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McFarling: For the Hokies, spring has sprung in September
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McFarling: For the Hokies, spring has sprung in September

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Richmond at Virginia Tech

Richmond’s Isaac Brown (left) battles for position with Virginia Tech defensive back Chamarri Conner in the first half Saturday.

BLACKSBURG — Virginia Tech’s 21-10 victory over Richmond on Saturday looked and felt like a spring game.

Go out there, pitch it around a bit, bring in the backup quarterback on your own 6-yard line just for kicks, thank the fans for comin’ out, talk about the things you need to work on, call it a day.

“First of all,” Tech coach Justin Fuente said to open his postgame news conference, “thanks to everybody that came out to support our kids.”

See?

Uninspired is probably the word for it all. Other than the weather — glorious sunshine, breezy, high-60s — Saturday afternoon at Lane Stadium had little sizzle to it.

“Did we win?” Tech receiver Tre Turner asked rhetorically in response to a question about the sputtering offense. “We won.”

That the Hokies did, which does, I suppose, differentiate it from a spring game. But given that the rest was so similar, let’s cover it the same way with a little three up, three down.

Up: Tayvion Robinson

The doubts about Robinson’s ability to return punts are gone. The sophomore receiver struggled fielding several punts last season and has admitted that his confidence waned as the year went on, but the sample size is large enough now to declare he’s over all that.

The play of the game was his 60-yard punt return that broke a 7-7 tie midway through the second quarter.

“Those guys blocked their tails off on that return,” he said. “Just getting that return is kind of letting everybody know that I’m not the same person I was last year. I’ve gotten a lot better.”

Down: Tech’s running game

Once again, anyone looking for the Hokies to manhandle an FCS opponent on the ground went home disappointed. Tech averaged just 3.2 yards per rush and didn’t register a run longer than Jalen Holston’s 16-yarder.

Having starting right tackle Silas Dzansi sidelined with an injury — and the offensive line shuffling that comes with that — didn’t help, but Fuente correctly said that’s no excuse for the lack of a bigger push.

Up: Turner

Saying that somebody was Tech’s best offensive performer on Saturday would be faint praise, but Turner was outstanding. His six catches for 102 yards included his first touchdown grab of the year, where he just got his foot in while leaping at the back of the end zone.

Turner also had a 42-yard grab of at least equal difficulty. He wasn’t the problem here.

Down: The rest of the offense

There’s no sugarcoating it: The Hokies were bad offensively. Quarterback Braxton Burmeister missed a couple of wide-open receivers, and drive after drive stalled for the 29-point favorites.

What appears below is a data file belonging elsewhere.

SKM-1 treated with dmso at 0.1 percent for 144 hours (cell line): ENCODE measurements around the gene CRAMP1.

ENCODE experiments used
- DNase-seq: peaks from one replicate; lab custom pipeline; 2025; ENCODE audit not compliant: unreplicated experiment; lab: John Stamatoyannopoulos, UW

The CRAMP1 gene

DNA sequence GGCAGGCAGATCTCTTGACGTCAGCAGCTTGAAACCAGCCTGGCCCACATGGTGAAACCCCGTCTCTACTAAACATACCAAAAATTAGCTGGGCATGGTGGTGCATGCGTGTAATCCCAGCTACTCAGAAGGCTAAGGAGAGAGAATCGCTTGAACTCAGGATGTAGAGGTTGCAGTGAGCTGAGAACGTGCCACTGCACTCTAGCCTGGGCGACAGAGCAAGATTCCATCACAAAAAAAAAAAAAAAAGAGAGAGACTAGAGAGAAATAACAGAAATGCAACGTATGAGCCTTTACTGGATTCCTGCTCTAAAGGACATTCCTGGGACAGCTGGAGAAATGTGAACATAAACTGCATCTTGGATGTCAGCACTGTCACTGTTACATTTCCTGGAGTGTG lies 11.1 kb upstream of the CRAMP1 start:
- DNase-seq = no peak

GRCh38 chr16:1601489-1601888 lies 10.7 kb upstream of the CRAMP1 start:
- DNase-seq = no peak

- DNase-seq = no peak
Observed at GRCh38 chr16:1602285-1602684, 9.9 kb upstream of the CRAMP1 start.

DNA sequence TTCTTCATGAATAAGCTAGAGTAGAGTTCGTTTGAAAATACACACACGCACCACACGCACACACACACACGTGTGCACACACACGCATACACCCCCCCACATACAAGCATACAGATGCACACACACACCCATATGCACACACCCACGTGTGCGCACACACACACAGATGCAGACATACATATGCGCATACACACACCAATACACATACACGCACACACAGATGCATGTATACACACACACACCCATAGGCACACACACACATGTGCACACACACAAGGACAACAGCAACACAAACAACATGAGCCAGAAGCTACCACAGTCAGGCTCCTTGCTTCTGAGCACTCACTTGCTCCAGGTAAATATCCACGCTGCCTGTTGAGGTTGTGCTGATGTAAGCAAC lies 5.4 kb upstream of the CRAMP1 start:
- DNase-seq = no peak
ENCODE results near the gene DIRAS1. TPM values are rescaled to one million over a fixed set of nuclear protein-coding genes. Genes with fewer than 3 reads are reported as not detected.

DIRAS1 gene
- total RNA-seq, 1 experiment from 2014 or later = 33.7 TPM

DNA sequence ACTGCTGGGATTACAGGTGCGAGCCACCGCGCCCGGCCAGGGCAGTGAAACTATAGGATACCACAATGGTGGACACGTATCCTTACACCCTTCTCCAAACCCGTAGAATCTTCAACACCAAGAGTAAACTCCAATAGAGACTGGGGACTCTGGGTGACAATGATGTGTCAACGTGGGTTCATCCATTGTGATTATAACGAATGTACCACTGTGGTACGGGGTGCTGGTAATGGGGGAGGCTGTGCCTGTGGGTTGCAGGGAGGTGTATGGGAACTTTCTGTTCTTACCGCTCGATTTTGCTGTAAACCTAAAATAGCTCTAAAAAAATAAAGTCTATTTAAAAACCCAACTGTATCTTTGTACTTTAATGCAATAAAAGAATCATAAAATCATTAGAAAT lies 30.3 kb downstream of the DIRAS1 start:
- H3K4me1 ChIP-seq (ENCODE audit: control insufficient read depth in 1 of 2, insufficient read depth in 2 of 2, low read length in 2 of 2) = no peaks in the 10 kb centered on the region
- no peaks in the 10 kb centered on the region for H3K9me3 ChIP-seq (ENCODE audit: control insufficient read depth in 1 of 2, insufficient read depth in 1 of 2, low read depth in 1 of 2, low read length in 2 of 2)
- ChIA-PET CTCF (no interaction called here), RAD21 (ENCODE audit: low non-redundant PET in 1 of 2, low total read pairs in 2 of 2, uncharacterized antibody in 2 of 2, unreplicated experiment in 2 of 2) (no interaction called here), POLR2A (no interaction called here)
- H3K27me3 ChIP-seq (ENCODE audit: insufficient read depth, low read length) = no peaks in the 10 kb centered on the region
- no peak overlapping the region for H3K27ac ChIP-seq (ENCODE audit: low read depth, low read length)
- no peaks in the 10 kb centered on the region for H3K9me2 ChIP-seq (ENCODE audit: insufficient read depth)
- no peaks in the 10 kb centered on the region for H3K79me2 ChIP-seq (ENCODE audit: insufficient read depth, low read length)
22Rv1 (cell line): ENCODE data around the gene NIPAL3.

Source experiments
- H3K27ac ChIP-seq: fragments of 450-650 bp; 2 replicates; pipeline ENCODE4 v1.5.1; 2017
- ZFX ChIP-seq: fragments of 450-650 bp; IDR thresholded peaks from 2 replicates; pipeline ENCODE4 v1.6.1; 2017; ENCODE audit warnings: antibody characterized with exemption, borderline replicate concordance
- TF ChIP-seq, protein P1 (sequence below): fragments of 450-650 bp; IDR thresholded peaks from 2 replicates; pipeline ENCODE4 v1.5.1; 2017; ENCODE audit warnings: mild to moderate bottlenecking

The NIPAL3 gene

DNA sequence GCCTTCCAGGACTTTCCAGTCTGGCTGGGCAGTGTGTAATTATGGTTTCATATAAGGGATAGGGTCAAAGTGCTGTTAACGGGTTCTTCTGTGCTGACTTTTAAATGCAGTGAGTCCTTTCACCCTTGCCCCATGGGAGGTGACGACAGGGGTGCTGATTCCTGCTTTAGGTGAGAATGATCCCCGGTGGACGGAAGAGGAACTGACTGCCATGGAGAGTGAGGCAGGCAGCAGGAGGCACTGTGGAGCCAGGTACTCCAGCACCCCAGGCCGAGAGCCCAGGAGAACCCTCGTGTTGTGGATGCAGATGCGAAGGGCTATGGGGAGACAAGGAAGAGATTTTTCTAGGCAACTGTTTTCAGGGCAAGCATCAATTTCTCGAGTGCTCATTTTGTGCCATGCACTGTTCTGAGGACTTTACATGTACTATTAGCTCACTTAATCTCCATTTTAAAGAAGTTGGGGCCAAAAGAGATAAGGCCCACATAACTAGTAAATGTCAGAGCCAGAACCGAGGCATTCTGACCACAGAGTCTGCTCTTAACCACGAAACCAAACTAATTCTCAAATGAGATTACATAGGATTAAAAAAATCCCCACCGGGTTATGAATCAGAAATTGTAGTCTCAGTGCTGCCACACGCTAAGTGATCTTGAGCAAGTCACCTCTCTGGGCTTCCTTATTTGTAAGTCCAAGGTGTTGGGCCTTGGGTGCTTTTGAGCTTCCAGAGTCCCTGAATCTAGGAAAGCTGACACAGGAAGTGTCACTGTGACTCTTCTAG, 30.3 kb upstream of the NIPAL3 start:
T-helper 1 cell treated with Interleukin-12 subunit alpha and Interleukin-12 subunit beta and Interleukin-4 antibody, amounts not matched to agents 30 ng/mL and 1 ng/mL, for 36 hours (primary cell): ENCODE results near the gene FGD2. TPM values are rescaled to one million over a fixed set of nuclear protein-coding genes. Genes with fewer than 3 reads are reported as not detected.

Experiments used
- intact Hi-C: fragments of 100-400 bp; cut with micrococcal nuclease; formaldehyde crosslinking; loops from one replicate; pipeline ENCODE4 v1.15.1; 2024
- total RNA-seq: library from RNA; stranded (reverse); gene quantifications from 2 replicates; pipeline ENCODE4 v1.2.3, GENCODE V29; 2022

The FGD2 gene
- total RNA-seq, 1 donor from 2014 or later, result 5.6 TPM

“Pretty inconsistent to say the least,” Fuente said. “We haven’t been as consistent enough to score as we’re going to need to score as the season goes along.”

Up: Connor Blumrick

The third-string quarterback has a role: bludgeon the opposition at the goal line. And considering Tech’s struggles in the red zone this season, that’s a valuable role.

Listed at 6-foot-5, 215 pounds, Blumrick came in for one series inside the Richmond 5-yard line and ran the ball three times, picking up a first down and a 1-yard touchdown.

Fuente insists the Texas A&M transfer can throw, too, and could be used in other situations if needed. We haven’t seen it yet. Still, the fearlessness he brings to those short-yardage opportunities is good to see.

Down: Coaching decisions

What was Fuente thinking putting in backup quarterback Knox Kadum into the game with the Hokies backed up at their own 6-yard line and Tech leading only 7-0?

His explanation was that he’d told Kadum and Burmeister on Sunday of last week that Kadum would play at some point in the first half. Sure, OK. But that didn’t seem like the spot for it at all. Too high-leverage.

The result was disastrous: An interception on Kadum’s first passing attempt that set up an easy Richmond touchdown.

There was also the fake punt that went awry — a play that was open but seemed to have a high degree of difficulty. Punter Peter Moore would have had to throw the ball about 15-20 yards to hit his target, which is a big ask for a non-quarterback.

So there you have it: The September spring game is in the books. Here’s guessing Notre Dame’s visit in two weeks has a slightly different feel.

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